Whenever you discuss baseball, Shohei Ohtani is a major name that comes up. He’s one of the most unique and talented athletes to ever set foot on a major league baseball field, and with that praise, a clothing deal was sure to come up at some point. However, it may come as a slight surprise that Nike, the No. 1 outfitter of on-field apparel for the MLB, wasn’t the one to sign Ohtani to a deal. Instead, New Balance was the company that swooped in and picked up the star Japanese player.
While this may seem like a minor blip in baseball news for fans, it’s even bigger news for Nike. Throughout the history of baseball, Nike has signed countless stars in baseball to lucrative contracts like Derek Jeter and Ken Griffey Jr. Those deals have naturally resulted in their footwear and apparel being worn even more amongst baseball fans, and the company set their focus on domination of the sportswear industry by securing a $1 billion contract to have their swoosh on MLB uniforms. If you thought that you were seeing too much of that Nike swoosh, think again.
In the history of sports, Nike has marketed itself as the brand of the game’s top talent. For basketball, you have arguably the two top players of all time in Michael Jordan and LeBron James representing Nike. For football, they also have a uniform deal and popular players like Odell Beckham Jr. There’s also golf with Tiger Woods and tennis with Serena Williams. I could go on and on about how Nike has continued to see opportunities for growth in sports and has taken advantage of them. Baseball is no different from any of the sports that the company has targeted.
So, it’s quite puzzling that the popular clothing brand didn’t try even harder to sign a player who’s already established himself as one of the faces of baseball. They’ve already got players like Mike Trout signed and over 500 more MLB players along with him, but to lose out on a guy like Ohtani is a pretty big loss for Nike. Even though players like Trout may be huge representation for them in baseball, there are many reasons why Ohtani may have been even more valuable from a financial standpoint for Nike.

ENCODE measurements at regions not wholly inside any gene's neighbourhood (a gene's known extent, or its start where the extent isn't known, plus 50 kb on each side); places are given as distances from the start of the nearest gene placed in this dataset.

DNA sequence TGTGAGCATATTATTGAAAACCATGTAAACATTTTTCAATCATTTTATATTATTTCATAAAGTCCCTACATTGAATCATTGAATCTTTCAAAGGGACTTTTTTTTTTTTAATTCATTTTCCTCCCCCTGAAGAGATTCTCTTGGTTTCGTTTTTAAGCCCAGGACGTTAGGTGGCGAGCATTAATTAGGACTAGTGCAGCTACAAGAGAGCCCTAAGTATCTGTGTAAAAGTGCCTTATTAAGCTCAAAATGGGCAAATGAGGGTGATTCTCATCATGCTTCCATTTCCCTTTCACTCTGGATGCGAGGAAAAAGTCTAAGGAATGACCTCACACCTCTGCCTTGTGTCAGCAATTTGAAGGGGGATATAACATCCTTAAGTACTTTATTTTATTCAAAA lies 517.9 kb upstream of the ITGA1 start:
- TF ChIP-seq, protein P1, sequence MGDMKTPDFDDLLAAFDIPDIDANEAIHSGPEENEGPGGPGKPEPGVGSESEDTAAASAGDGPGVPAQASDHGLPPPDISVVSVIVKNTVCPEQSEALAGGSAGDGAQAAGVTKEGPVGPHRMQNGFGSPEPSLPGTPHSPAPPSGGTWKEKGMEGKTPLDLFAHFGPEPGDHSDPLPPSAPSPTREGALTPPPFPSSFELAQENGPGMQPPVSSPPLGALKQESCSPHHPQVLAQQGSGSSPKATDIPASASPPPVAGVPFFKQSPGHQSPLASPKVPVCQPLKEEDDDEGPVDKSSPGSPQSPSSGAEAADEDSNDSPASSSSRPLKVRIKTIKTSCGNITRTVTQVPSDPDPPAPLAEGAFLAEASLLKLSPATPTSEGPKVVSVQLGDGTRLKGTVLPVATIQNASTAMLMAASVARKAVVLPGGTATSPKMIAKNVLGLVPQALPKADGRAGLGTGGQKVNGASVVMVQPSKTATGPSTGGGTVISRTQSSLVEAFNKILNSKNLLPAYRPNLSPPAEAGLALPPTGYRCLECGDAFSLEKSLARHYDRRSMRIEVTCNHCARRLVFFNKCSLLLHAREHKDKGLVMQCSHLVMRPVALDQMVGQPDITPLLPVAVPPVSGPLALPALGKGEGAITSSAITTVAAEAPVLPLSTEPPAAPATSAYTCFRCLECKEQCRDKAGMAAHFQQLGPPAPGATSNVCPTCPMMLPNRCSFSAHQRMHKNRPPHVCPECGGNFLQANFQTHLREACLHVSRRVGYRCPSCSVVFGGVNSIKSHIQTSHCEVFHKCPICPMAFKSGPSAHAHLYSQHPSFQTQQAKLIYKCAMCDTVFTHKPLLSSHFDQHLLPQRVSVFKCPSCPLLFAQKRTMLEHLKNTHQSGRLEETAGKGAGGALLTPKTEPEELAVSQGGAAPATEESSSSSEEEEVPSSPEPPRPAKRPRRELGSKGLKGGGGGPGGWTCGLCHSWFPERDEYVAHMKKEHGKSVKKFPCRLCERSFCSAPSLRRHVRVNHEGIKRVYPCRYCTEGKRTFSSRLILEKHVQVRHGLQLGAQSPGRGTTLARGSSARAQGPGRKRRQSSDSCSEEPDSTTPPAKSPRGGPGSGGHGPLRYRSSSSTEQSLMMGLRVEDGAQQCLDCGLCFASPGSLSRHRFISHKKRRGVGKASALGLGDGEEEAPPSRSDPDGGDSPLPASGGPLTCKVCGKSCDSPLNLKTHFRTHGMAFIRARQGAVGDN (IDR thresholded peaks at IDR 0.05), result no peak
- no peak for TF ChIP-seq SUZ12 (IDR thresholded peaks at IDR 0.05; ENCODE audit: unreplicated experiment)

From a global perspective, everyone knows the Ohtani name, proving its value. He was so popular when he played in Japan that he was limited in off-the-field activities with teammates. By not signing Ohtani to a deal, Nike loses the chance for huge growth potential in areas where they could be stronger around the world, especially in Japan, where plenty would flock to Nike for some Ohtani merchandise.
New Balance, a company that’s already huge in the United States, now has the potential to become even bigger and take a slice of the pie from Nike in other countries. In baseball alone, the brand has become incredibly popular, inking players like Francisco Lindor and younger players with big potential like Michael Harris II. If New Balance continues to pick up its pace through the sports world, that could spell big losses for Nike, both inside and outside of baseball.
As his game continues to grow and as he potentially has the chance to leave the Angels for a better team, Ohtani’s popularity will continue to grow. Is he still going to have that Nike swoosh on his uniform whether he’s up to bat or on the pitcher’s mound? Yes, but jerseys are just one aspect where Nike can make real money off Ohtani. New Balance is still going to grab money from shoes, apparel and more as the Japanese superstar continues to impress on the diamond.
What does Nike do from here? It now means they have to push hard for Yankees outfielder Aaron Judge, who’s coming off an MVP season and has secured a lucrative contract to stay with the Bronx Bombers. Judge has already shown interest in the company with a few games of him wearing their shoes, and if the Oregon-based outfitter doesn’t want to lose further money from other companies, they have to focus on inking Judge. It’s an obvious opportunity to regain their image of resigning stars along with a perfect opportunity to pair Judge with Trout as the faces of their baseball brand.
Because baseball players don’t sell sneakers. Neither do football, soccer or tennis players. Basketball/Hip Hop drives sneaker culture, that’s where Nike invests.